SERIES 1: Australian Themes, 1916-1919. Description: French made silk postcards with Australian themes, such as rising sun badges, the Australian flag (usually the Blue Ensign), Australian flora and fauna and Australian patriotic messages.; SERIES 2: Woven and Printed Silk Postcards, 1914-1919. Description: Most of the woven silk cards held by the Memorial are from the series "Flames", produced by E. Deffrene, Paris 1916-1919. This series is a collection of images of destruction in French towns and villages. The Memorial holds 4 of the approximately 64 designs, which were produced in this series. The buildings are woven in shades of grey, with the backgrounds and flames in shades of red and pink.; SERIES 3: Greetings, 1914-1919. Description: General cards sent to friends and relatives. Typical images used were the swallow, the pansy (a very popular image in silk cards, its popular meaning at the time was 'you occupy my thoughts'), roses (love) and forget me nots (meaning true love, memories). Horseshoes and four leaf clovers were also popular as symbols of good luck. Remembrance was a very important aspect of these cards, many having the legends "Sweet remembrance", "Forget me not" or "Thinking of you".; SERIES 4: Greetings to relatives. Description: Greeting cards embroidered with messages for relatives such as fathers, aunts, brothers and children (mothers, wives and sisters are held in different series). As with the general greeting cards, swallows, pansies, roses, and forget me nots were popular. In some cases more masculine images, such as anchors and flags were used for cards addressed to "my dear Father" or "my dear Brother".; SERIES 5: Greetings: Wives and Sweethearts. Description: Greeting, Birthday and Christmas cards embroidered with messages for wives and sweethearts. The primary images are roses and pansies. All roses symbolize love, but certain colors of roses can take on special meanings. The most common colours used were red and pink. Red roses generally represented love. Pink roses generally represented gratitude, appreciation, and admiration.; SERIES 6: Mother. Description: Greeting postcards embroidered with messages for mothers. As with the general greeting postcards flowers, such as roses, and pansies dominate the images embroidered on the cards.; SERIES 7: Sister. Description: Cards embroidered for sisters. Flowers dominate the images used by the embroiderers, particularly pansies and roses.; SERIES 8: Birthday. Description: Embroidered birthday cards sent by servicemen to relatives. As with the greeting cards, floral themes dominate the designs on the cards.; SERIES 9: Christmas / New Year. Description: Embroidered Christmas and New Year cards. The majority of the cards have village snow scenes and / or holly. Only one card has a religious theme, with the Christmas star over a village. Robins were also a popular image used on Christmas cards.; SERIES 10: Units and Camps. Description: Cards embroidered with greetings from specific military camps, and badges of British and Commonwealth units and non military organisations - also included are some nationalist cards.; SERIES 11: Flags. Description: Collection of silk postcards which have used Allied flags as their focus. Using Allied flags within images was very popular. One of the most common methods was to embroider butterflies with their wings made up of Allied flags. Words and numbers were also embroidered with flags integrated into their design.; SERIES 12: France / Belgium. Description: Silk postcards with France or Belgium as their theme. These include souvenir postcards of towns, France and Belgium in general and postcards in French.; SERIES 13: L.W. Artlett Collection : Description: Postcards sent by 3451 Sgt Leslie William Artlett during the First World War 1914-1918, whilst on active service. The collection mostly contains silk postcards but there is also a small number of general postcards sent by Sergeant Artlett.; SERIES 14: Cpl S.H. Deakin Collection. Description: Postcards sent to and from members of the Deakin family during the First World War 1914-1918. Many were sent by 1121 Cpl Sydney Henry Deakin to his parents and siblings whilst on active service.; SERIES 15: Cpl E.E. Payne Collection. Description: No. 4294 Cpl Ernest Edward Payne 1 Pioneers Battalion, collected and sent these postcards to family, whilst on active service during the First World War 1914-1918 . The majority of the collection is made up of standard postcards (mostly scenic, but some studio portraits of friends from his unit), with around 20 silk postcards. Edition Gabriel, Paris produced similar cards but the images on these cards were printed on silk, not woven. The Memorial holds one 'Edition Gabriel' card. The printed cards have the monogram 'GE' printed on them and the image on the printed card is not as sharp as the woven Deffrene cards. On the back of the Edition Gabriel card a soldier wrote ""Hold to the light, and the glare becomes realistic"".; SERIES 16: McCaw Collection. Description: Album of silk postcards sent by friends on active service to Miss Lilian Rice during the First World War 1914-1918, before her marriage to W.J. McCaw in 1920. Also included in the album are unused hand tinted "Daily Mail Battle Pictures" postcards using images from official war photographs.; SERIES 17: Postcard Album. Description: This postcard Album was donated anonymously and contains a variety of postcards including embroidered silk postcards, scenic postcards and glamorous postcards.; SERIES 18: Druery Collection . Description: A collection of postcards sent to Mrs O. Druery during WWI.; SERIES 19: E.E. Croft Collection. Description: A collection of postcards sent to Elizabeth Ethel Croft during WWI by her fiance Private Sheedy.; SERIES 20: Bray Collection. Description: A collection of silk postcards, greeting cards and postcards sent by William Bray during the First World War to his mother and sister Constance. The collection also includes a small number of photographs.; SERIES 21: Grace Day Collection. Description: A collection of silk postcards and silk handkerchiefs sent to Grace Day. ; SERIES 22: Rose Collection. Description: A collection of postcards written and sent by Harry Rose and his family while he was serving with 62 Battalion during the First World War.; SERIES 23: Dulcie Whyte [nee Smith] Collection. Description: Collection of silk postcards that were sent home to Dulcie Smith and her mother, Mrs J R Smith, during the First World War. The postcards were sent by Dulcie's brothers, Sydney and Jack Smith. Sydney served on HMAS Australia and Jack was killed in action. There are also several postcards from Cecil Whyte who served with 91st Battalion and was wounded at Polygon Wood. SERIES 24: Heazle Collection. Description: Collection of silk postcards that were sent by Gus Heazle to his wife Florence and son Michael during the First World War.; SERIES 25: Thompson Collection. Description: Collection of silk postcards sent to Addie Thompson by her brothers George and William Thompson during the First World War. There are also humourous postcards included in this collection.; SERIES 26: Farrar Collection. Description: Collection of silk and other postcards relating to 5265 Private John William Farrar, 31 Infantry Battalion, AIF. The set includes those sent between John and his wife Rene, brother 7708 Private George Farrar, 9 Infantry Battalion, AIF, and other family members and friends. The collection includes a variety of silk postcards as well as examples of postcards decorated with embossing, glitter and ribbon, others depicting a tourist theme, and photographs of family and possibly the collector. There are also a small number of greeting cards.; SERIES 27: Pritchard Collection. Description: Collected by Emily Pritchard and her husband Robert during the First World War. The couple with their two sons Robert Jnr and Richard, resided in Sydney, Australia. The Pritchards would often let rooms to the sons of families they knew, from Wales and north England. Many of these boys later served in the First World War and sent postcards to the Pritchards. The collection includes six postcards from 2139 Private Albert Victor Bretherton MM, 19 Battalion, who later died of wounds on 9 October 1918 in France. There is also a card sent by 819 Private Norman Henry Crank, 19 Battalion, later killed in action at Bullecourt, France, on 3 May 1917. This collection comprises silk postcards, portraits, battle scenes and scenic postcards.; SERIES 28: Maddigan Collection. Description: A collection of ten postcards sent to members of the Maddigan family during the First World War. Most of the items were sent by brothers , 386 Lieutenant Corporal Walter Thomas 'Wal' Madigan, 1 Battalion and 5876 Private Harold John 'Jack' Maddigan, 17 Battalion. Private Jack Maddigan later died of wounds on 14 May 1918 in France. There were two spellings of the family surname 'Madigan' and 'Maddigan'. The collection comprises silk postcards and floral postcards. SERIES 29: Thornton Collection. Description: A collection of nine postcards sent to Tom and Emma Thornton during the First World War. Most of the items were sent by family friend 'Roddy' from the Front. Item 10/29/2 was sent by Tom's brother 3457 Private Lawrence Edward 'Larry' Thornton, 3 Machine Gun Battalion. The collection comprises silk postcards.; SERIES 29: Thornton Collection. Description: A collection of nine postcards sent to Tom and Emma Thornton during the First World War. Most of the items were sent by family friend 'Roddy' from the Front. Item 10/29/2 was sent by Tom's brother 3457 Private Lawrence Edward 'Larry' Thornton, 3 Machine Gun Battalion. The collection comprises silk postcards.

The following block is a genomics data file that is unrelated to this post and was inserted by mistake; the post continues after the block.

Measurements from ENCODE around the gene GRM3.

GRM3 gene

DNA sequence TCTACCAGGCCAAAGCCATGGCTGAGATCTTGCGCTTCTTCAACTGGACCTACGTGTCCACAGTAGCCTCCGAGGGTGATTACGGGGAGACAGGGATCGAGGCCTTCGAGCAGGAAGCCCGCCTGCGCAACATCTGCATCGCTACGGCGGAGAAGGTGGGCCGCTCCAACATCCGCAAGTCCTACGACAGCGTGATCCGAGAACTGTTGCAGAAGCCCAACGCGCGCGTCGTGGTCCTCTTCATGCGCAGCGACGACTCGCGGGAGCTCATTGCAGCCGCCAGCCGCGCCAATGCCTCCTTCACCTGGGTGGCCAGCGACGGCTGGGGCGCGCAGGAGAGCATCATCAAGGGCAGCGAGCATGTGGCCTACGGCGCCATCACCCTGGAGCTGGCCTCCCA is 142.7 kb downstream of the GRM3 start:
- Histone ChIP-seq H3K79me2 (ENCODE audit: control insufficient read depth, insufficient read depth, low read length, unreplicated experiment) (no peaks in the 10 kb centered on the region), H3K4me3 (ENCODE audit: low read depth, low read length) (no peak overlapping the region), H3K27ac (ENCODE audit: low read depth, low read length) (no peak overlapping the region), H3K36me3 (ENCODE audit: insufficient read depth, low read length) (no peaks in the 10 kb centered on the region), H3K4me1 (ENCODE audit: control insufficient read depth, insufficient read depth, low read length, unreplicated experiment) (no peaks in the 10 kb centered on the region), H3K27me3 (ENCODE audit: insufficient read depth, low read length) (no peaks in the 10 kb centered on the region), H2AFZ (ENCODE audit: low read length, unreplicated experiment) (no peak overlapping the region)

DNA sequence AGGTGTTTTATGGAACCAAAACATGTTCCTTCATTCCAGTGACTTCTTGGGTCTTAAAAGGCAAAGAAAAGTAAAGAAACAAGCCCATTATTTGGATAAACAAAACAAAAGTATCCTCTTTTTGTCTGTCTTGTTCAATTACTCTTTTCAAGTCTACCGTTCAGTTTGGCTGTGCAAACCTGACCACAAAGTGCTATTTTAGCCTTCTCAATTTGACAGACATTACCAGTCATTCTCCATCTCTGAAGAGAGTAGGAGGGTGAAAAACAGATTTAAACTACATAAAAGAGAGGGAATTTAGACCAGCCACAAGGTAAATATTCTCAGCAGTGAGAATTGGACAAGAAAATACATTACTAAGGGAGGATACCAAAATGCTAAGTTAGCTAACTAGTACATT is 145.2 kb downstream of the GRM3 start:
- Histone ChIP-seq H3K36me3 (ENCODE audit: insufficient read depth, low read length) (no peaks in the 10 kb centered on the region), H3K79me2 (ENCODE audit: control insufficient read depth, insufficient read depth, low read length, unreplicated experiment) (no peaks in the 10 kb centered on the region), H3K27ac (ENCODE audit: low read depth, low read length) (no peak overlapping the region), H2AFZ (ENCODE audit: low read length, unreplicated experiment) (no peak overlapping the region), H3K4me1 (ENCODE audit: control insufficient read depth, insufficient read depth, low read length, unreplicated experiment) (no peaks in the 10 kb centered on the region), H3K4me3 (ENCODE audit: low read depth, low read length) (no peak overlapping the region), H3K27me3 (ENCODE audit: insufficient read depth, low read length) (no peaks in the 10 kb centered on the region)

Woven silk postcards were first produced in Krefeld, Germany in 1898 as a combination of printed postcards and large woven silk pictures, known as Stevengraphs. The early cards were woven on machines. Being machine made, the woven cards always maintained a high standard. Embroidered silk postcards were first made in 1900 for the Paris Exposition. The popularity of silk postcards peaked during the First World War 1914 - 1918. A thriving cottage industry began around 1915 and the quality of the early silks was quite high. However later, to satisfy demand, the workmanship was often not quite as high. Postcard companies began to employ women to produce silks on a rough assembly line basis. The cards were generally hand embroidered on strips of silk mesh with as many as 25 on a strip. They were mostly embroidered by French women in their homes and then sent to the factories for cutting and mounting on postcards. Some postcards were made with little envelopes which could contain a smaller card with a sentimental message. Production continued steadily through World War I, declining substantially in 1919, until ending around 1923. An estimated 10,000,000 hand made cards were produced from 1915 to 1919. Several themes became popular. The main themes were: Family; Remembrance; Liberty; Unity; Souvenirs of France and Belgium; Souvenirs of the war; Regimental badges and crests.
Contact Senior Curator, Published & Digitised Collections, Australian War Memorial.
Open - Contact Senior Curator, Published & Digitised Collections, Australian War Memorial.
Selected additional and related material available at http://www.awm.gov.au/search/collections/ using the search terms described under 'subject _local'. Copies of many items from the Memorial's collections may also be purchased @ http://www.awm.gov.au/collection/sales/.
Embroidery; First World War; Silk Postcards; Souvenirs